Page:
It’s now the end of my second year of Game Art Design at DMU. I’m feeling nervous about what will come next but at the same time I feel that I have accomplished a lot this year, and I have developed both academically and personally in a short space of time. I feel more comfortable and confident in expressing myself and my ideas because I have the tools and technical/artistic skills to do so more articulately.

I think university was the best decision for me, I understand that Universities aren’t for everyone though. Uni is not like a career or a job which you depend on – even when I try and think of uni as my job, that doesn’t really sink in properly because in reality, it is a much freer environment where you are in control of your own learning. Education comes from many more sources than just tutors – in fact, solely depending on tutors for your education at Uni would be limiting yourself.

I feel that I have really stepped out of my comfort zone this year, more than I ever have in my education I think – and in ways that lean far more towards practical technical ability and logic than for example in my previous exploration where I have been more emotionally driven and abstract.

I’ve been working in a group during second year too, which has surprisingly been massively different from working in a game company team like when I worked at Lucid Games. I feel that groupwork is incredibly important in an artist’s development to become a better artist – we need to be able to give and take critique fairly, and learn to compromise and unite ideas – artists who don’t experience group work may be missing out on learning a way of working and interacting with others, especially commercial artists who will inevitably have to work with clients. I’m not sure I would have had the same opportunity to be involved in a group working on exciting projects if I was not at University, I think it would have been a lot harder for me to make it this far on my own.

I have really enjoyed getting stuck in to personal projects this year too, having my own work to do in my spare time when I’m not working on things I’ve been asked or briefed to do has kept me eager to learn new software, techniques, industry practices – and it’s also helped keep me sane when tension and stress has been high.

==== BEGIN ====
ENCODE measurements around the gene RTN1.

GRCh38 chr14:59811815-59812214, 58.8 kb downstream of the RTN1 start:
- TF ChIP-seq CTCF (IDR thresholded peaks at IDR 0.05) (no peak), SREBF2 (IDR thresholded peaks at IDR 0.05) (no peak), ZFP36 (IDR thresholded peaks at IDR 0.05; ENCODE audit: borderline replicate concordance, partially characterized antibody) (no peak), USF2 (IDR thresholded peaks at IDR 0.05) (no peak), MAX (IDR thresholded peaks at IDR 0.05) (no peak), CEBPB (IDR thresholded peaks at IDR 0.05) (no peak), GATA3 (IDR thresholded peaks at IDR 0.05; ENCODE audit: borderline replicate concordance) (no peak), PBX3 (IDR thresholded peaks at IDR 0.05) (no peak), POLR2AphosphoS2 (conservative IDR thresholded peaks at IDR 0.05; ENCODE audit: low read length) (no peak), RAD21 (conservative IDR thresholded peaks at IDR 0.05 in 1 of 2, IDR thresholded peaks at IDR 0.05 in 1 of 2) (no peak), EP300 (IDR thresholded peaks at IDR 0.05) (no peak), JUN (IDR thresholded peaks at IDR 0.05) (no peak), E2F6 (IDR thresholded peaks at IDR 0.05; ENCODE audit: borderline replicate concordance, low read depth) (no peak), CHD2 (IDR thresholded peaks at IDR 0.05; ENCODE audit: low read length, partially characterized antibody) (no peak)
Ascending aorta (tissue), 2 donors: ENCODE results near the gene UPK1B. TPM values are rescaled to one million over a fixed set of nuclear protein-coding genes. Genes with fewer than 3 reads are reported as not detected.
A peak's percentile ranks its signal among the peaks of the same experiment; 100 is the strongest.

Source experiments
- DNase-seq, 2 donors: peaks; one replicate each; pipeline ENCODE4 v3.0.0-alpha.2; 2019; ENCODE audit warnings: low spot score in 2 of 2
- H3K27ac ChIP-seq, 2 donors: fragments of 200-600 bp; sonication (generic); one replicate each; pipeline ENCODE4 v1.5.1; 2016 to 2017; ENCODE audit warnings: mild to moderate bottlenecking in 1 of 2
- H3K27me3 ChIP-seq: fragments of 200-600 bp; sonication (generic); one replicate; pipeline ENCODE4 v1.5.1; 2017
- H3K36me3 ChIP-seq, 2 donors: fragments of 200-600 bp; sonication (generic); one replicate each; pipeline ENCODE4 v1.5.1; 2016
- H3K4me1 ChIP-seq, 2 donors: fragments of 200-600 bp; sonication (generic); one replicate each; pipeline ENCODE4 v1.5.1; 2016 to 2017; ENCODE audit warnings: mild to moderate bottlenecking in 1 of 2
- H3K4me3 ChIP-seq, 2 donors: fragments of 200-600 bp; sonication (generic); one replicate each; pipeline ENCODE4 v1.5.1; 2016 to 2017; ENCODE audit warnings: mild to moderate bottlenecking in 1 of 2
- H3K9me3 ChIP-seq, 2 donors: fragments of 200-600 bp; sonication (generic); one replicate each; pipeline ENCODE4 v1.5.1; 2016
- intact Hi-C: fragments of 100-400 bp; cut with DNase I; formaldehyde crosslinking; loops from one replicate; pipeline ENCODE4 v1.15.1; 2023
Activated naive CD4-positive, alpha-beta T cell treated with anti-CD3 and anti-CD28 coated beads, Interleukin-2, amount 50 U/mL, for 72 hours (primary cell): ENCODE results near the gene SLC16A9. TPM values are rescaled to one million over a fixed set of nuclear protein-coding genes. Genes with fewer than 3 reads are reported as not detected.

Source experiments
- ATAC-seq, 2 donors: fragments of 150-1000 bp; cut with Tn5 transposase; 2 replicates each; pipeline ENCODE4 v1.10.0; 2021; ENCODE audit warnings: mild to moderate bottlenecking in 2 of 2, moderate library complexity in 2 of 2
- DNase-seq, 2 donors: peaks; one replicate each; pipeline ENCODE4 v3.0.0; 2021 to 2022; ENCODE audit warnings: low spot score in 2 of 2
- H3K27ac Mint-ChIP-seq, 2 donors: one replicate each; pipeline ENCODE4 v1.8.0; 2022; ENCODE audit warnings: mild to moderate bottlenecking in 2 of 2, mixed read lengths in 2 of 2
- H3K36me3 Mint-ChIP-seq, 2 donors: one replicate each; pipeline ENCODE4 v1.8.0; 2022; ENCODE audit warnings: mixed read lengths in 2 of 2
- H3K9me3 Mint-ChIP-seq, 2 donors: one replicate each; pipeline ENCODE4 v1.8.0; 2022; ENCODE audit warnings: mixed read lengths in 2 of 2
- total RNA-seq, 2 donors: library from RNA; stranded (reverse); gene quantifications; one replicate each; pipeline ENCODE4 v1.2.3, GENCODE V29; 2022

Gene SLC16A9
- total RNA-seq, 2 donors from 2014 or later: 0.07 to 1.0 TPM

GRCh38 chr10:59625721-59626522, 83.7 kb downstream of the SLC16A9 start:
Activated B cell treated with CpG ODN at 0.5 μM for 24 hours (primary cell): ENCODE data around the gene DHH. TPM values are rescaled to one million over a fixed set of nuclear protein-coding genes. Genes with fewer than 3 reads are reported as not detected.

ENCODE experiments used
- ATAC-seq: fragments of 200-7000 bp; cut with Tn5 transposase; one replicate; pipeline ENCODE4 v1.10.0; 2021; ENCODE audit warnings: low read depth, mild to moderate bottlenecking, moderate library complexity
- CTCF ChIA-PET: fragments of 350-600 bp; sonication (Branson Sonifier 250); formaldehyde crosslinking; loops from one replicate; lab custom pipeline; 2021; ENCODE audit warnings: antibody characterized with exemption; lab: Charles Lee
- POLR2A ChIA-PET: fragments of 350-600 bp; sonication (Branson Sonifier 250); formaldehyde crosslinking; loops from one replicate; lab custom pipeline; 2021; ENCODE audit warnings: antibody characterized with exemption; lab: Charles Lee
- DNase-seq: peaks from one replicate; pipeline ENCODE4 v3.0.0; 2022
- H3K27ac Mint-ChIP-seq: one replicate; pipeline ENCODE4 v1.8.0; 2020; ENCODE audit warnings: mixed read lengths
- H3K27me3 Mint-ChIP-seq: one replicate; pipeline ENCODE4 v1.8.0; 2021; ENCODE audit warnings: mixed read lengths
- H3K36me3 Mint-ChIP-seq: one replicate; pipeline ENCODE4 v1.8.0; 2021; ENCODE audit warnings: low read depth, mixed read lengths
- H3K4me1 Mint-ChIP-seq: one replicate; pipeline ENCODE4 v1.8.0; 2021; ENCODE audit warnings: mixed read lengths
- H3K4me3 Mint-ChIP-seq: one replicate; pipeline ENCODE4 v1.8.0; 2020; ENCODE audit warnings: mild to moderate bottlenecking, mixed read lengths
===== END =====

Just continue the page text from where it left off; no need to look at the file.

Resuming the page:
I hope to continue working this way for as long as I can, (somewhat sadistically) I really enjoy pushing my limits and finding out how much work and progress I can make in short intervals.
The downside to this is that I can sometimes be a workaholic and become too stressed and on edge too often. Work is important to me, but when I’m losing sleep just because “I work better during the night”, I have to reconsider if it’s entirely worth it. I’m hoping to get into a better, healthier routine over summer.

This year has also been really important for me in making friends and chilling out. I had a lot to deal with last year and kept mostly to myself, just getting my work done and keeping fairly quiet. This year, a lot of weight has been lifted from my back, and I’ve felt more confident in myself than I have felt for quite a while – I’m very happy where I am right now, with my Game Art friends, and I’ll be sad to leave second year because it’s been amazing!

Sunday, 27 April 2014

University : Life Changing or Career Building?

In the game industry, many people have come from varying education backgrounds. Some may not have gone to university, whilst others may have done a degree that is or isn’t relevant to the field of work that their career is in. Game-centered educators face the issue of whether or not there is a choice between teaching specific technical skills or developing learning attributes and ‘soft skills’.